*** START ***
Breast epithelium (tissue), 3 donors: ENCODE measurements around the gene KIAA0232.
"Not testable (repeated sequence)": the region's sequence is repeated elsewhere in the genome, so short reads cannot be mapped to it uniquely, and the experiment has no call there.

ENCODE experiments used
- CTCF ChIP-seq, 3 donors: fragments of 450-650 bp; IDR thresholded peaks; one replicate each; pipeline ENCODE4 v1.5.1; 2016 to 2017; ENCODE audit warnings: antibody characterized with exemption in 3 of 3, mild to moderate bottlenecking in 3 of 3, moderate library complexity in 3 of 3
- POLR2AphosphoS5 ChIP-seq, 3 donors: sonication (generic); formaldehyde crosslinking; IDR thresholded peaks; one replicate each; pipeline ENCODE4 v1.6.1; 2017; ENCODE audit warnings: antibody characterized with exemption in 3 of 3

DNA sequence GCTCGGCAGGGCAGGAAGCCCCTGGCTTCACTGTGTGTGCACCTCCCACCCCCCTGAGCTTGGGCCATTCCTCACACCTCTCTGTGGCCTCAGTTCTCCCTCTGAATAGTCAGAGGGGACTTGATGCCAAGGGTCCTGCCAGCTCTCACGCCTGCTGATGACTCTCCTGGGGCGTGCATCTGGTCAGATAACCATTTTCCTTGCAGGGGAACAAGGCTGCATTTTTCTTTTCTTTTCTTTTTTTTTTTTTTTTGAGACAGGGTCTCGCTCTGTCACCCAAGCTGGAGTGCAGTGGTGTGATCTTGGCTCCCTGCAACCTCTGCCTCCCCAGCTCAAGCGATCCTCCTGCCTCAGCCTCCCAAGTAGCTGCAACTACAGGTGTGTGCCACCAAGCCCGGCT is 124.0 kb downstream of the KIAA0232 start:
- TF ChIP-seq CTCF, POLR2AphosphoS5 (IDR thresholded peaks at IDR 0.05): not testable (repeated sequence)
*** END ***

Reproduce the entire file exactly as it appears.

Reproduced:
Breast epithelium (tissue), 3 donors: ENCODE measurements around the gene KIAA0232.
"Not testable (repeated sequence)": the region's sequence is repeated elsewhere in the genome, so short reads cannot be mapped to it uniquely, and the experiment has no call there.

ENCODE experiments used
- CTCF ChIP-seq, 3 donors: fragments of 450-650 bp; IDR thresholded peaks; one replicate each; pipeline ENCODE4 v1.5.1; 2016 to 2017; ENCODE audit warnings: antibody characterized with exemption in 3 of 3, mild to moderate bottlenecking in 3 of 3, moderate library complexity in 3 of 3
- POLR2AphosphoS5 ChIP-seq, 3 donors: sonication (generic); formaldehyde crosslinking; IDR thresholded peaks; one replicate each; pipeline ENCODE4 v1.6.1; 2017; ENCODE audit warnings: antibody characterized with exemption in 3 of 3

DNA sequence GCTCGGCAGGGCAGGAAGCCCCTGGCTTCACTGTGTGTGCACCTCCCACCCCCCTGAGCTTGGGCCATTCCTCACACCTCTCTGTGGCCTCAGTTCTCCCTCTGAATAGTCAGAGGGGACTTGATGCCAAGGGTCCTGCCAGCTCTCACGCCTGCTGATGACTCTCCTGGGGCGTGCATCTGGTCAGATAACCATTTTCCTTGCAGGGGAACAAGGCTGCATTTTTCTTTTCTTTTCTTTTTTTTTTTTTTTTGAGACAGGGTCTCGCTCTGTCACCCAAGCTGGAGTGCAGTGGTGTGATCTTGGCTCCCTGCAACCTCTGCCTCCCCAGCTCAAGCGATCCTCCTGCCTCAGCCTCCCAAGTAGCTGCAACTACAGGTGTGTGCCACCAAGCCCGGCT is 124.0 kb downstream of the KIAA0232 start:
- TF ChIP-seq CTCF, POLR2AphosphoS5 (IDR thresholded peaks at IDR 0.05): not testable (repeated sequence)